Defying epilepsy in sport: Marion Clignet
Marion was diagnosed with epilepsy in 1986 when she was 22 years old after experiencing a Tonic Clonic seizure. Marion first took to cycling as a means to get around. Not being able to drive, she needed to get to work and cycling was the obvious choice and it wasn’t long before she soon discovered that she had a talent for cycling and her competitive streak soon saw her competing in events.
Reflecting on her incredible journey, Marion believes that her struggles with epilepsy equipped her with those winning qualities, turning her into a dual Olympic champion.
- Won silver for France at the Atlanta Olympics in 1996
- Won silver for France at the Sydney Olympics in 2000
- Six-times world champion: five gold, one silver one bronze
Marion faced discrimination in the cycling world because of having epilepsy. She was not picked to compete in the 1990 US World Championship team despite her amazing performance. When she asked why, she was told that because she had epilepsy she posed a risk for the team.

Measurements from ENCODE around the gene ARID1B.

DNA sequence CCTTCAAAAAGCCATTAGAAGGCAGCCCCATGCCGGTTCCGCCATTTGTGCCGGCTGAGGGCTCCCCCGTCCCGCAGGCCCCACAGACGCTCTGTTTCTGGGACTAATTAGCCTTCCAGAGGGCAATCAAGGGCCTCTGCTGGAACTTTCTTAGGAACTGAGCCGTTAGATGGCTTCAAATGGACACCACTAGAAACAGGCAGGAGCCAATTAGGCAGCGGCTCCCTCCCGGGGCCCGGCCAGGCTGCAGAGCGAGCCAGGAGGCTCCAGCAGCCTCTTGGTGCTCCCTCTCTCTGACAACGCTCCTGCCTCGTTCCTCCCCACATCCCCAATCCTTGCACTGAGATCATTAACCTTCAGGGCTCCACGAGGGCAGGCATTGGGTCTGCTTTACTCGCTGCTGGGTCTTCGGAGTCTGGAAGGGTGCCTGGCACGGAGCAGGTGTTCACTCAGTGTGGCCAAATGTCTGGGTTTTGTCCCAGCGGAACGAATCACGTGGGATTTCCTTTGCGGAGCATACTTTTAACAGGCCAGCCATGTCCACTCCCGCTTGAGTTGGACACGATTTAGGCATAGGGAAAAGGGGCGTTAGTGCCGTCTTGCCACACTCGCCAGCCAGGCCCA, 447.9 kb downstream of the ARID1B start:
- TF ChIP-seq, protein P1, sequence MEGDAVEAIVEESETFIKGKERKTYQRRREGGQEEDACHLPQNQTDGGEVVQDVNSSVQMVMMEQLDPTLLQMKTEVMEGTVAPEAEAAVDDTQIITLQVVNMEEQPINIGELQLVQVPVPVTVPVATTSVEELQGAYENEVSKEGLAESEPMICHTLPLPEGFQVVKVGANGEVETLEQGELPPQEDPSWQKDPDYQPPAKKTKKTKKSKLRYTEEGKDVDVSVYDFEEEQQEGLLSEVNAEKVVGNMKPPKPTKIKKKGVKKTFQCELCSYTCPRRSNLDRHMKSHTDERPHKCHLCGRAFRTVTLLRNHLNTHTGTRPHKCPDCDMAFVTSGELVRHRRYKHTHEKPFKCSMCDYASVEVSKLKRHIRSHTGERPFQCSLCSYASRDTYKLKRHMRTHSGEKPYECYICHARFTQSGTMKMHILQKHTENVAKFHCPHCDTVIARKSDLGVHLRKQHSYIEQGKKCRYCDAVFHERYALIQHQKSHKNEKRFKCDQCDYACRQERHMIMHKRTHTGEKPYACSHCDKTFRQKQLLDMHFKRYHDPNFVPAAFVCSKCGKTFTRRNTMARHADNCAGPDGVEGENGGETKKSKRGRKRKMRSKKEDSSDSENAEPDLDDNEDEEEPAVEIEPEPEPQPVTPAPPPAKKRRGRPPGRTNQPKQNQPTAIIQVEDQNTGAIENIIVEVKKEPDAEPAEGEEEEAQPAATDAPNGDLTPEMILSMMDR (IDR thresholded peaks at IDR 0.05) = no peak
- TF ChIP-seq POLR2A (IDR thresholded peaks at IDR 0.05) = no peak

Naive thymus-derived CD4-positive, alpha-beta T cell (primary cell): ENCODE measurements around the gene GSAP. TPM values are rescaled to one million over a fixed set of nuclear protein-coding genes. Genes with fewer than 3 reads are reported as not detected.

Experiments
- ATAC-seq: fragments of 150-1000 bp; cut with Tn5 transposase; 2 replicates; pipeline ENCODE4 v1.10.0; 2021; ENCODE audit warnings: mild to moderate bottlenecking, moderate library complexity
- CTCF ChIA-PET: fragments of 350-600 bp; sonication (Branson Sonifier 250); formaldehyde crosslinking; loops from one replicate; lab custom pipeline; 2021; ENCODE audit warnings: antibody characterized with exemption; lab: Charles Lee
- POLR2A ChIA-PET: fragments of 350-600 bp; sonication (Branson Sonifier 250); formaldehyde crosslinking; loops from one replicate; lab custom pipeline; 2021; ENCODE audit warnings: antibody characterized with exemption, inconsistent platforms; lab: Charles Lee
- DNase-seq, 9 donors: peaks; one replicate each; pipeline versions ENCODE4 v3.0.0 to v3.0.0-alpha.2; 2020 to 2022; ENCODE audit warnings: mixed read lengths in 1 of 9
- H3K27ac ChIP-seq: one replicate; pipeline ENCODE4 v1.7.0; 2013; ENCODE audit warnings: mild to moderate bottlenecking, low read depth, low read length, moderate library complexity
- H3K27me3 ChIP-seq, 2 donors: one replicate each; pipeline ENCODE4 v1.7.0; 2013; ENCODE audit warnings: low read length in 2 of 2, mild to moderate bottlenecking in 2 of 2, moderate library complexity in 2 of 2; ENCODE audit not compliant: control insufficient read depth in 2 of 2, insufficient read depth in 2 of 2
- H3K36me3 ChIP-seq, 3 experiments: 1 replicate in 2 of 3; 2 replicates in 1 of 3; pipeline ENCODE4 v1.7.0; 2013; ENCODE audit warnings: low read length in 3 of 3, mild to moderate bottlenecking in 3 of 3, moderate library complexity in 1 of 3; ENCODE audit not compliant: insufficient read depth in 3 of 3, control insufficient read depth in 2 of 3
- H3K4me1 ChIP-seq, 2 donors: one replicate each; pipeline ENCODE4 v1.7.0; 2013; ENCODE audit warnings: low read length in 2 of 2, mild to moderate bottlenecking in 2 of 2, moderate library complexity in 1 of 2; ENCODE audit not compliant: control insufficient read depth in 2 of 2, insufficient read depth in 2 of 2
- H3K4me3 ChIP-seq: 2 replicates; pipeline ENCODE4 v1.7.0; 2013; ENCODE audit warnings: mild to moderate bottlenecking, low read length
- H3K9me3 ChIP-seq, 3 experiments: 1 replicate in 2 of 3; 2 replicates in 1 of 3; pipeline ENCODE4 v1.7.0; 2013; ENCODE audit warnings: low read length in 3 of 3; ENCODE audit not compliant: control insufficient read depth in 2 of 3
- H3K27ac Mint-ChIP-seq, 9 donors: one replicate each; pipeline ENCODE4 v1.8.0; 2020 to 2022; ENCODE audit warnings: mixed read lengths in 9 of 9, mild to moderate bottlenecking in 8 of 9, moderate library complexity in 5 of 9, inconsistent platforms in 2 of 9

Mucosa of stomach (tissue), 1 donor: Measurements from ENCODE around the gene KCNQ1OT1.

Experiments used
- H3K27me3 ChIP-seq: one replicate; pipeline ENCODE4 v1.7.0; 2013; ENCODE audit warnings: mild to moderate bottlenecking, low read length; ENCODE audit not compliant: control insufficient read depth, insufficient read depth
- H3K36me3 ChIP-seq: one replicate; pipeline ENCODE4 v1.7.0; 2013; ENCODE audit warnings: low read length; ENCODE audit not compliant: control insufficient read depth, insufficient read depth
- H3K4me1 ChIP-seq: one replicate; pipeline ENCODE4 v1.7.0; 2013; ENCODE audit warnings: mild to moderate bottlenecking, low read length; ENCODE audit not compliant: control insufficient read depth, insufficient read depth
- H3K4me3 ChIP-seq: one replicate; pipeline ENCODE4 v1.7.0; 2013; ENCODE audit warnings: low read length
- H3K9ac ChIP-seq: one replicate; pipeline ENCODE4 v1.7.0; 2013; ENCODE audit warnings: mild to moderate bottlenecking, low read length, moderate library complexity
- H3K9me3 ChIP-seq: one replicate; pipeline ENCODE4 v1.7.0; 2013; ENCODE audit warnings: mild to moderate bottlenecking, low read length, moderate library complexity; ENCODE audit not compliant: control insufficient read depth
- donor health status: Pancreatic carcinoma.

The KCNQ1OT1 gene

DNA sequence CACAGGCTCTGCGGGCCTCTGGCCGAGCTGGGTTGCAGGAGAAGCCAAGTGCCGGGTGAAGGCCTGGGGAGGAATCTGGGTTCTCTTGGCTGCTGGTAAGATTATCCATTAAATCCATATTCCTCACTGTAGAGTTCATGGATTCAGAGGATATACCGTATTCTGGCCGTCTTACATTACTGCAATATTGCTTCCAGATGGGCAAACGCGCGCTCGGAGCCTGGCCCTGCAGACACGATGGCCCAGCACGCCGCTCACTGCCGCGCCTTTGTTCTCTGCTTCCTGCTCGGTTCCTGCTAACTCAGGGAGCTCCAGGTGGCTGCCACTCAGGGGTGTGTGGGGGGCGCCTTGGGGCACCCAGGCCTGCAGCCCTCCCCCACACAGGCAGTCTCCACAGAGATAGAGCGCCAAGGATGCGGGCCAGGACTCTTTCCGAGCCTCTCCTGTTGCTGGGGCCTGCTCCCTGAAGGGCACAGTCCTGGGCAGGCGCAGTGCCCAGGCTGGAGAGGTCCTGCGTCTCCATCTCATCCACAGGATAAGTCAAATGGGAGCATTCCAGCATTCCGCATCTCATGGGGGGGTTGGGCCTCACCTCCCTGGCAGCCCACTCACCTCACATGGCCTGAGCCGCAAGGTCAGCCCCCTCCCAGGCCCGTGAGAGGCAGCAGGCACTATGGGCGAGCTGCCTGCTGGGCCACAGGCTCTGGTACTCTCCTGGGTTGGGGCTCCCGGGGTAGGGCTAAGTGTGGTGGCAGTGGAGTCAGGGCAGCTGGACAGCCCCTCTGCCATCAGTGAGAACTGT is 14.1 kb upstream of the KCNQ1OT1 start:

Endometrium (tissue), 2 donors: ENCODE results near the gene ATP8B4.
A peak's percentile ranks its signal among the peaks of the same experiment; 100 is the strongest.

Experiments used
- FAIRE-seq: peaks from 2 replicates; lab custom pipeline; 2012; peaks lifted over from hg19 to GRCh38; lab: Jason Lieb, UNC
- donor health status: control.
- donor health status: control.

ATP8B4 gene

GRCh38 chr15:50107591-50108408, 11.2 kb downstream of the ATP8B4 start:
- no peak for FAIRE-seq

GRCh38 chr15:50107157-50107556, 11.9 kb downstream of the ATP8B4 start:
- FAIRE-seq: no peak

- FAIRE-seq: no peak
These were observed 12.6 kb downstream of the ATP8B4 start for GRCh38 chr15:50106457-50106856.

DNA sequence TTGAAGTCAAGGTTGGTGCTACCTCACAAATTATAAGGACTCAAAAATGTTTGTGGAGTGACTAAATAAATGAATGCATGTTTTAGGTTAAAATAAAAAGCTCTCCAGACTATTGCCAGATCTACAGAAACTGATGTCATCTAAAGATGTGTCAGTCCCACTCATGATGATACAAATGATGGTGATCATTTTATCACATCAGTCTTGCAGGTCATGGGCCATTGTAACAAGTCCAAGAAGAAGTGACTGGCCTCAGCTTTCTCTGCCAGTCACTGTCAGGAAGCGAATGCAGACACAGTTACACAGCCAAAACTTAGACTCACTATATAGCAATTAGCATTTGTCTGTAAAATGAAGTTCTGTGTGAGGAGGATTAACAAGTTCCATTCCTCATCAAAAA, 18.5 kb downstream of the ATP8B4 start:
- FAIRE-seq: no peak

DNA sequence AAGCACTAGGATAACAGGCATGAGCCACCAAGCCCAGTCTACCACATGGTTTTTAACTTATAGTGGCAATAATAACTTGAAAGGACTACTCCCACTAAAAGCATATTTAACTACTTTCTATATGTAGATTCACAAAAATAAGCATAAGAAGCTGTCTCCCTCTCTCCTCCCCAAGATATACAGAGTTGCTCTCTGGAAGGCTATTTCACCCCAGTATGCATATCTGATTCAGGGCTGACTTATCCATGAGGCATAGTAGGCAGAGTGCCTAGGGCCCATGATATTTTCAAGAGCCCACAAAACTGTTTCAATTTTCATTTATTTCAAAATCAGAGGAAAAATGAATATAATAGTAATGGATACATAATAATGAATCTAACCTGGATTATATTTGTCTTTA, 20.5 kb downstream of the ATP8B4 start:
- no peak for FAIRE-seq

Instead of quitting, she made use of her dual nationality, moved to France and began racing for that country.
I’m really not sure how far I would have pushed myself if I didn’t have epilepsy.
Since retiring from professional sport, Marion spends her time raising awareness of the condition across America and Europe. In recent years, Marion has developed the concept of an Australian bike ride for epilepsy, which has expanded into the widely known ‘Ride4Epilepsy’.
Watch Marion Clignet speak openly about her epilepsy condition and why it's never held her back from achieving her dreams